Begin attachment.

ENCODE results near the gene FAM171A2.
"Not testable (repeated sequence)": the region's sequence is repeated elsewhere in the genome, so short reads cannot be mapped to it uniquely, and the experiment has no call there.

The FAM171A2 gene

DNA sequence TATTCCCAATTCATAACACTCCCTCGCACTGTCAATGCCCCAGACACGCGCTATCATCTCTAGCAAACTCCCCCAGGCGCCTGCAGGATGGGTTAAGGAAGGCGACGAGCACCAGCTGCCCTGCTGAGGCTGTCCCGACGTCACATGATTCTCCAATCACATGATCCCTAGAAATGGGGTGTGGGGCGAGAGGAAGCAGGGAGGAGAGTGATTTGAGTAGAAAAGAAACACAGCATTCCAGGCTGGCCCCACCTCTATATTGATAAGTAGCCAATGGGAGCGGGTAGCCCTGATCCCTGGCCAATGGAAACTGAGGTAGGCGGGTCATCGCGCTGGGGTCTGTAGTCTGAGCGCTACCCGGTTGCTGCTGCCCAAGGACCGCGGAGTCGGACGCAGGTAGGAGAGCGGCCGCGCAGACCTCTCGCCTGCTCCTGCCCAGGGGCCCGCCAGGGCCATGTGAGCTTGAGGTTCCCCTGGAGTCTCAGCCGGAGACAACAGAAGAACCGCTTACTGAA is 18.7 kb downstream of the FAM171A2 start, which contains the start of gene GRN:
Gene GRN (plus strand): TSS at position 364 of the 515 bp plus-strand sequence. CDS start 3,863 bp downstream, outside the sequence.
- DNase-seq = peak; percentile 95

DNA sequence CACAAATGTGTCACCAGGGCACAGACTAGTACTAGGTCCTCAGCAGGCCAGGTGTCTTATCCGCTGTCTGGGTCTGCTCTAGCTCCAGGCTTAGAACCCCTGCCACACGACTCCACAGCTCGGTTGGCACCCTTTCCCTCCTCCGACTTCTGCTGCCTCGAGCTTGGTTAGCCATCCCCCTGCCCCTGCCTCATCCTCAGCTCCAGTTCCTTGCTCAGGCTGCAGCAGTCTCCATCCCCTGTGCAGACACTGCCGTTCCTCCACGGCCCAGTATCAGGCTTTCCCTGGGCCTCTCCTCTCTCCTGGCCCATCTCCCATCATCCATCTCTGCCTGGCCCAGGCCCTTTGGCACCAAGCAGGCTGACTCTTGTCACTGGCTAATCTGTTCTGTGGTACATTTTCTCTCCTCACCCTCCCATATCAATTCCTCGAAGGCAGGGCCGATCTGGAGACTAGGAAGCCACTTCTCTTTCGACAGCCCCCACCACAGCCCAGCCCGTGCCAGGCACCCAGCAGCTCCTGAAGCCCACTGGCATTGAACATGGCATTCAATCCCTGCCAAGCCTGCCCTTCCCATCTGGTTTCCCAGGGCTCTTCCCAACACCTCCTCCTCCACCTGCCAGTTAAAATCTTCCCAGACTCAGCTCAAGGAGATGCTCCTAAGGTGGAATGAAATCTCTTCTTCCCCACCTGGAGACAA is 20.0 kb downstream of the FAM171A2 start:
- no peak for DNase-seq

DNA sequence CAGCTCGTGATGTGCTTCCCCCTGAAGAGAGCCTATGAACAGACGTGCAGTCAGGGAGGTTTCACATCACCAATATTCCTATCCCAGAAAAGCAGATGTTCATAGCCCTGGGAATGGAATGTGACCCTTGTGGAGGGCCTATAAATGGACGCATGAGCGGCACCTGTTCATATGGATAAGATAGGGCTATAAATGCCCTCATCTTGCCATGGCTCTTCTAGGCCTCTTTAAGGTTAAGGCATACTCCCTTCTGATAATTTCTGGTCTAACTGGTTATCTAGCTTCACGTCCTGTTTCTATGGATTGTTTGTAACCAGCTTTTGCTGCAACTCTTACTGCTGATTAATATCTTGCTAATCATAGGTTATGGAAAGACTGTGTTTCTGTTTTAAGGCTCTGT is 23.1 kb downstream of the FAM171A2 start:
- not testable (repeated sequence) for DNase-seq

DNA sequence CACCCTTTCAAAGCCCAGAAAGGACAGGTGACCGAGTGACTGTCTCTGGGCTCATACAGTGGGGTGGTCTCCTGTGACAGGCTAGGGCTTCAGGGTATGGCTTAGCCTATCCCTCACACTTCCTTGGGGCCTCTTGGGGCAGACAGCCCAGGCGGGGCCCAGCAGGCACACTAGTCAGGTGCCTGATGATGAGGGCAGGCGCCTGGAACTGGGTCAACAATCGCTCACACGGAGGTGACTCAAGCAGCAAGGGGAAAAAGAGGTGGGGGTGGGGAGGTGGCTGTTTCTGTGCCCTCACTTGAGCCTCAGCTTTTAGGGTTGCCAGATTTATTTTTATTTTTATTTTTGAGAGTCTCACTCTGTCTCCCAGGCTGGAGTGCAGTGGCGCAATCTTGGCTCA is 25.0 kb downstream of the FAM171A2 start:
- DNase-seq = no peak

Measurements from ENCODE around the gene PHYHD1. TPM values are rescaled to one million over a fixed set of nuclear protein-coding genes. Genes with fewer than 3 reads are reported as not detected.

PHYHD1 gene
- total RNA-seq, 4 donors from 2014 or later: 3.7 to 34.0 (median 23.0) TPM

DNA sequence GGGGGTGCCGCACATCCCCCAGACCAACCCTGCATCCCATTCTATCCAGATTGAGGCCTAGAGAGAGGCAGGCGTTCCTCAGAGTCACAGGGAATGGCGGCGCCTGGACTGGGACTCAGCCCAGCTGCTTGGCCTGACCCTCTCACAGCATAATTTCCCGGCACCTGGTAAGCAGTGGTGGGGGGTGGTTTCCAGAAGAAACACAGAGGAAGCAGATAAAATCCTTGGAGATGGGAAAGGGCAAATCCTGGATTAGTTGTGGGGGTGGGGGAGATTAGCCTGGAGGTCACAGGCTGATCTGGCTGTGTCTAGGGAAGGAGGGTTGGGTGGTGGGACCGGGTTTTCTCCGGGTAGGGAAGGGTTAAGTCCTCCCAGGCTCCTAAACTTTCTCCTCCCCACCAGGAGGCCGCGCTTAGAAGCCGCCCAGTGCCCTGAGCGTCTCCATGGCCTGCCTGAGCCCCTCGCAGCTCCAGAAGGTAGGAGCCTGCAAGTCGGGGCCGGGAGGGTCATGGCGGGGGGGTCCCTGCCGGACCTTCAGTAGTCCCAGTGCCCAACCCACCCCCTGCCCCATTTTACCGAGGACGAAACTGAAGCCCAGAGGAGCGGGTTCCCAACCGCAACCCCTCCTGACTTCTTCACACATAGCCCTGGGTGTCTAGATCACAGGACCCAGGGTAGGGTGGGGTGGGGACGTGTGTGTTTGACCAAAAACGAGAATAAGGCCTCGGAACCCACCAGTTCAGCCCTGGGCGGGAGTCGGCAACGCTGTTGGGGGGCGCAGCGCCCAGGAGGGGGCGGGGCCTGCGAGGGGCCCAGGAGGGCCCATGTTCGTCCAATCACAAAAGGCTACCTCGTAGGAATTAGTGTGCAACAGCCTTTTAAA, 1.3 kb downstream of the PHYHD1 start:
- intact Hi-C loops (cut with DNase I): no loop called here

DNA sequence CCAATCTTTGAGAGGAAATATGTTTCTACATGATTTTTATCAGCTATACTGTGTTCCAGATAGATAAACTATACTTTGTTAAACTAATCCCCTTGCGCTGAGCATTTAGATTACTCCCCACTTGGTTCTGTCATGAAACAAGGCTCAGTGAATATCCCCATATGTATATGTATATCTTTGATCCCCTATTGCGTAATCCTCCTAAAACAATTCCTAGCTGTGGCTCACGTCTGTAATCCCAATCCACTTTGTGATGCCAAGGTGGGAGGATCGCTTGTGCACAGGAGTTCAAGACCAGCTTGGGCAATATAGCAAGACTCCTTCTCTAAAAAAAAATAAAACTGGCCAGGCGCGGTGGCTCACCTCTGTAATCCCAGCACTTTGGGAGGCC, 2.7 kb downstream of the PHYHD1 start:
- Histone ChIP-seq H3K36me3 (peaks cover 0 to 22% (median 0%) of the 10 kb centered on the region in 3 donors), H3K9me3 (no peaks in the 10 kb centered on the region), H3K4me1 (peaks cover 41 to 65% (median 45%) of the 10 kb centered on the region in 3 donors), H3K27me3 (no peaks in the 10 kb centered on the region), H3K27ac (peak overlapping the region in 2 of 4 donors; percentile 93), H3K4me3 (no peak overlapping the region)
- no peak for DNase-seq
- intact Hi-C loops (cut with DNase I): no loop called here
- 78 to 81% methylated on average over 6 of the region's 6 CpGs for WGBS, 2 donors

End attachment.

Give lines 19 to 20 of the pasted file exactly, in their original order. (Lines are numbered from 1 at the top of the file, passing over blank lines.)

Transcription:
- Histone ChIP-seq H3K36me3 (peaks cover 0 to 22% (median 0%) of the 10 kb centered on the region in 3 donors), H3K9me3 (no peaks in the 10 kb centered on the region), H3K4me1 (peaks cover 41 to 65% (median 45%) of the 10 kb centered on the region in 3 donors), H3K27me3 (no peaks in the 10 kb centered on the region), H3K27ac (peak overlapping the region in 2 of 4 donors; percentile 93), H3K4me3 (no peak overlapping the region)
- no peak for DNase-seq